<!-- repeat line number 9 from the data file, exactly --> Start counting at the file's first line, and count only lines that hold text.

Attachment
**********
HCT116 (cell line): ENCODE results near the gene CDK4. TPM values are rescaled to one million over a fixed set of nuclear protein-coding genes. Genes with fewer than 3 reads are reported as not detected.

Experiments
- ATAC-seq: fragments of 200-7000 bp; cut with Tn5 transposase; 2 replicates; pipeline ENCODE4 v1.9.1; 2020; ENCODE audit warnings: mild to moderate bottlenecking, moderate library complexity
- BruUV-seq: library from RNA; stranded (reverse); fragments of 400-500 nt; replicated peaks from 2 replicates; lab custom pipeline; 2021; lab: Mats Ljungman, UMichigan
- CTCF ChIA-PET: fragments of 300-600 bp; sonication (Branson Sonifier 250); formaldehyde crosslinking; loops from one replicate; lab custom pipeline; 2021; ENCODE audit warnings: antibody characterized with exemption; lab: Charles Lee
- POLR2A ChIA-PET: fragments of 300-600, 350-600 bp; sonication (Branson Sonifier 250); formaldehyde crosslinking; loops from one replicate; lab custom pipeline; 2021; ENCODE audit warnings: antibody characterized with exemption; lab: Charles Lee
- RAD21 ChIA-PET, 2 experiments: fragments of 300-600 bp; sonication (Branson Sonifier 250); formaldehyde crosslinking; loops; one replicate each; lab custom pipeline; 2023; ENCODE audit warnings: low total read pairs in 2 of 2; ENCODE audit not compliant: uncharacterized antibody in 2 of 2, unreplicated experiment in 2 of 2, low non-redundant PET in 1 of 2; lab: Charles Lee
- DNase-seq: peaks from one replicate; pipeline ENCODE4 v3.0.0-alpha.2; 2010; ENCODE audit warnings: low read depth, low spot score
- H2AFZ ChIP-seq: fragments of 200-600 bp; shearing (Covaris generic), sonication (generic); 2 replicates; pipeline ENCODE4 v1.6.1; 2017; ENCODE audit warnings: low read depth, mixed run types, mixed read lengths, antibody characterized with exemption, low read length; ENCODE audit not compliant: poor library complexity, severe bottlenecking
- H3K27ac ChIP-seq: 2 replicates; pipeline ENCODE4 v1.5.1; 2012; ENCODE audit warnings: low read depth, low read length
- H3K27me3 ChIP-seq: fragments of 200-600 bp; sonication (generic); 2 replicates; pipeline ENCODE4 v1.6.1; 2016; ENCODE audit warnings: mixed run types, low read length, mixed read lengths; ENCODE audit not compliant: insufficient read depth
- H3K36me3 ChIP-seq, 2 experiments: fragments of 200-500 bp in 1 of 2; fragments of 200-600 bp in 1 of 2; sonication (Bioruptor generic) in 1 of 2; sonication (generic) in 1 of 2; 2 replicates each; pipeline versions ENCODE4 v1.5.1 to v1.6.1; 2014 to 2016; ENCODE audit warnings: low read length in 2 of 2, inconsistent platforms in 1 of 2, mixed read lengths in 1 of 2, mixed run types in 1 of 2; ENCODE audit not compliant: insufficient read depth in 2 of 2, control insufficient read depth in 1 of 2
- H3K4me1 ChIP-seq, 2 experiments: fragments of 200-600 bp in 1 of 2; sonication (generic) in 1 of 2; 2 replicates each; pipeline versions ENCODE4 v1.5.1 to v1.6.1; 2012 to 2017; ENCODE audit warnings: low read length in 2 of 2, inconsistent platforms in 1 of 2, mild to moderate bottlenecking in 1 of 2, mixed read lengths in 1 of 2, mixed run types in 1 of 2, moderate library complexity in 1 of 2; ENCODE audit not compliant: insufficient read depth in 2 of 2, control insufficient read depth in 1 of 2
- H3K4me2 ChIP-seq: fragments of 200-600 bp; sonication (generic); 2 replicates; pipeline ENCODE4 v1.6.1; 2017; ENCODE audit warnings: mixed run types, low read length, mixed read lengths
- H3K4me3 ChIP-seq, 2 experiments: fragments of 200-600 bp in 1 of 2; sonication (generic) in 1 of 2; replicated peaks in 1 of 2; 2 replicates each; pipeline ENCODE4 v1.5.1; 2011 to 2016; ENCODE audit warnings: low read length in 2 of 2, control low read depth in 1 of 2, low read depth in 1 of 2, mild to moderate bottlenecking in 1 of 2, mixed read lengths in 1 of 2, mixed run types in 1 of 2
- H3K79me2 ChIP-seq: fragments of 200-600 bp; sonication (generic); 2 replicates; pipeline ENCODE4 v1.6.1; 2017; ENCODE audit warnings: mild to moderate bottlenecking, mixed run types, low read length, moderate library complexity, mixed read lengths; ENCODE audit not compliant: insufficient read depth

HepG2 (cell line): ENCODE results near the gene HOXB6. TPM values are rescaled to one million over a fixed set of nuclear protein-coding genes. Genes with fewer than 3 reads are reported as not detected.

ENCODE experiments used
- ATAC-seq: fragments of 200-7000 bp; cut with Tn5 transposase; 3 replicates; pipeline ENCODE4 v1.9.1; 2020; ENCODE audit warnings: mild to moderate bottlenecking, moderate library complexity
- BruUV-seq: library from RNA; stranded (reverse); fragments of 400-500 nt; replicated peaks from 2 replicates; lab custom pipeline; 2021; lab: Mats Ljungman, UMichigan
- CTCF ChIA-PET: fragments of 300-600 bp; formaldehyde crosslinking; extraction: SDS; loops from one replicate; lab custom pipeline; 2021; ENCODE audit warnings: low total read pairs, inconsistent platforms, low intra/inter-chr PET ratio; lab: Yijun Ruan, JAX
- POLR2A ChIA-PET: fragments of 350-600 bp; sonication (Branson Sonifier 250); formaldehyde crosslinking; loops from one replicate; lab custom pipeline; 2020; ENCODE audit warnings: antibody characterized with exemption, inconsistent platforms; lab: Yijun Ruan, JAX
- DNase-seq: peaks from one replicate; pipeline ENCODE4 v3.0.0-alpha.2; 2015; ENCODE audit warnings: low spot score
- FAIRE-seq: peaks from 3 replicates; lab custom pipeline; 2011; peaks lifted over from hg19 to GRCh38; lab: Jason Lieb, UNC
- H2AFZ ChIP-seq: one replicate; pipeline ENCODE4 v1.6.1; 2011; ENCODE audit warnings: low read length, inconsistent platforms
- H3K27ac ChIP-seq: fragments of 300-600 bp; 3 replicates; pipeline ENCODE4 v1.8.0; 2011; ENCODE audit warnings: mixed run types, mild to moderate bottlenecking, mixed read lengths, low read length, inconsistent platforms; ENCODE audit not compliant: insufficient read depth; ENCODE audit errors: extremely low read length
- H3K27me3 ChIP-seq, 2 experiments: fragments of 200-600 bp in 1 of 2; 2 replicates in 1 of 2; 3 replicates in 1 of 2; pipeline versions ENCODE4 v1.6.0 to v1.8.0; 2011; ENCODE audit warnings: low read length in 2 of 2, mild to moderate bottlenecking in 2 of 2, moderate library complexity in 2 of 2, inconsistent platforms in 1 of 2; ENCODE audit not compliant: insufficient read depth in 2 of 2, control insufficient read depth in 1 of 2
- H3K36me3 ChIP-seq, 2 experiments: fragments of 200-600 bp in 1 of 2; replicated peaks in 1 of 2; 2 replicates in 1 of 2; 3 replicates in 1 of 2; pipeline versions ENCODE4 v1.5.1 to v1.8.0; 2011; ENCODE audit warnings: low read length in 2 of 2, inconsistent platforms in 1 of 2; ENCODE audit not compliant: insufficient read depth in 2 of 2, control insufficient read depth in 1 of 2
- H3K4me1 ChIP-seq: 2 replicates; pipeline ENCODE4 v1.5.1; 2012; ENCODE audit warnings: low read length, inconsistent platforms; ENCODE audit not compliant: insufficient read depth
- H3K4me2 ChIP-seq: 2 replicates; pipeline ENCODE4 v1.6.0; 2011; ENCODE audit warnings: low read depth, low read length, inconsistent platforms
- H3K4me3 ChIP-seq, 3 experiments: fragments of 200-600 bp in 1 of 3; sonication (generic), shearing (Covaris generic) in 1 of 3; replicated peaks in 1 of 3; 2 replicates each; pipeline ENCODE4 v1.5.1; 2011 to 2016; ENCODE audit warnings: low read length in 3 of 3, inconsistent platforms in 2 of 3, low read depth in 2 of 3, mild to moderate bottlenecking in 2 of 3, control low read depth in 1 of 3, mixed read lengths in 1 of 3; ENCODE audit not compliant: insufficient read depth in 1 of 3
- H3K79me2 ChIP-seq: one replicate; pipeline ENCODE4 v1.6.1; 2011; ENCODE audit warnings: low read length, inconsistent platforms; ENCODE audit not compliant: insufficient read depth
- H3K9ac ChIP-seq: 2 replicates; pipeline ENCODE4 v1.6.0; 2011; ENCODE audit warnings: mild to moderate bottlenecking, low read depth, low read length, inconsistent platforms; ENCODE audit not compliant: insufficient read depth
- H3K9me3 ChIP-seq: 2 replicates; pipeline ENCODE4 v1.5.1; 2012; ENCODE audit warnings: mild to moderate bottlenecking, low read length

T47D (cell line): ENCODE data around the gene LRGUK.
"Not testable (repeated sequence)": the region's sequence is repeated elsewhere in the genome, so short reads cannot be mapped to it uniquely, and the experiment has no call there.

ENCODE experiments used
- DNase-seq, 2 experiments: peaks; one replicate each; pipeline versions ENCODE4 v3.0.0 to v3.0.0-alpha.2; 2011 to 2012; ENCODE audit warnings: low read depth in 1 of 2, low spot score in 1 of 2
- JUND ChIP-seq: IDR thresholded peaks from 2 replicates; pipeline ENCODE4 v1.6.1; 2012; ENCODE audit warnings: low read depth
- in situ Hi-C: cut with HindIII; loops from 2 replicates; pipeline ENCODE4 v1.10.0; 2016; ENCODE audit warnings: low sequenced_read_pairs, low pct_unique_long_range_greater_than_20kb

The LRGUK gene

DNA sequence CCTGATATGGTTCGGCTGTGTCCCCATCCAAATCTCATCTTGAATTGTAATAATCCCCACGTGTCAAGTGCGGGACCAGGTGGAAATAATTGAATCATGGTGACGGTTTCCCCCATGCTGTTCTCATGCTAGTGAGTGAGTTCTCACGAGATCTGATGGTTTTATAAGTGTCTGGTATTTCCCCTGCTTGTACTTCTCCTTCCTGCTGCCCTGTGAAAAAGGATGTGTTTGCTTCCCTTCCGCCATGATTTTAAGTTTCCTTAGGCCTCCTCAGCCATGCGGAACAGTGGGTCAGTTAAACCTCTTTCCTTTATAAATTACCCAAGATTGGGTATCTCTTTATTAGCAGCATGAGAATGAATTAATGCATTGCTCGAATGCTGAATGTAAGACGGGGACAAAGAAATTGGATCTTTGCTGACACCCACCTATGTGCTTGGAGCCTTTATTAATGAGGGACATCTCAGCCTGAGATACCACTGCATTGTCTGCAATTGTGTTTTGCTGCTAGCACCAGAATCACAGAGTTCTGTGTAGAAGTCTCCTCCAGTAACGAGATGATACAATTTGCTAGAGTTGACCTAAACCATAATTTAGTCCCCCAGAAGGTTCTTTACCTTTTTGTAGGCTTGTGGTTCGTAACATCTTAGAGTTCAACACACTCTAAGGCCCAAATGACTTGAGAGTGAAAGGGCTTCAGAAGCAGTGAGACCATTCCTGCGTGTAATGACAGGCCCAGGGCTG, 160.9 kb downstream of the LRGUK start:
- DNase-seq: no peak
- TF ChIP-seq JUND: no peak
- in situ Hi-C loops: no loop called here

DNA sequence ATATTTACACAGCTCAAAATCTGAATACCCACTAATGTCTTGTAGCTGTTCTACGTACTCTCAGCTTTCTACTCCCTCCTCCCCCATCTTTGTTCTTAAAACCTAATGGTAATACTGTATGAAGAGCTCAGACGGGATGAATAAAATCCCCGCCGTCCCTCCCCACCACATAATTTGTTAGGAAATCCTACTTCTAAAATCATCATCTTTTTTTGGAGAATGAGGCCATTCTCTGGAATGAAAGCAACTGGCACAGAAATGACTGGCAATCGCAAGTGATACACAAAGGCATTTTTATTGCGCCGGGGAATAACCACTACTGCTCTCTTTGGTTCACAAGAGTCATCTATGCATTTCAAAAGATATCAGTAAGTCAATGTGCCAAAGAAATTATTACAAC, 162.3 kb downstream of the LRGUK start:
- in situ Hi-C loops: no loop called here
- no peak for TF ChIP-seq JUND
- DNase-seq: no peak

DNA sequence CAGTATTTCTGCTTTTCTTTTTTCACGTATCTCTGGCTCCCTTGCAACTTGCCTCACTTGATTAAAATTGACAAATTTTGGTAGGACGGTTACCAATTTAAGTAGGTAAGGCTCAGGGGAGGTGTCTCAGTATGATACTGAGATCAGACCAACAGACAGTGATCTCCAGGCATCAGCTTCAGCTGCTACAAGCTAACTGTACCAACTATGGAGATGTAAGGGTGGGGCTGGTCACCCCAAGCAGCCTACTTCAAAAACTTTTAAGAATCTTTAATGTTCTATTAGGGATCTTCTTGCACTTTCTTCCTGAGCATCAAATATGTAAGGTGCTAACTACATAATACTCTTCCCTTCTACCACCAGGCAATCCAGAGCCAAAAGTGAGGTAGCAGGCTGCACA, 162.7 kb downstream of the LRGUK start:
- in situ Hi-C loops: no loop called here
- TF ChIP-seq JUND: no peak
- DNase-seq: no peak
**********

- H2AFZ ChIP-seq: fragments of 200-600 bp; shearing (Covaris generic), sonication (generic); 2 replicates; pipeline ENCODE4 v1.6.1; 2017; ENCODE audit warnings: low read depth, mixed run types, mixed read lengths, antibody characterized with exemption, low read length; ENCODE audit not compliant: poor library complexity, severe bottlenecking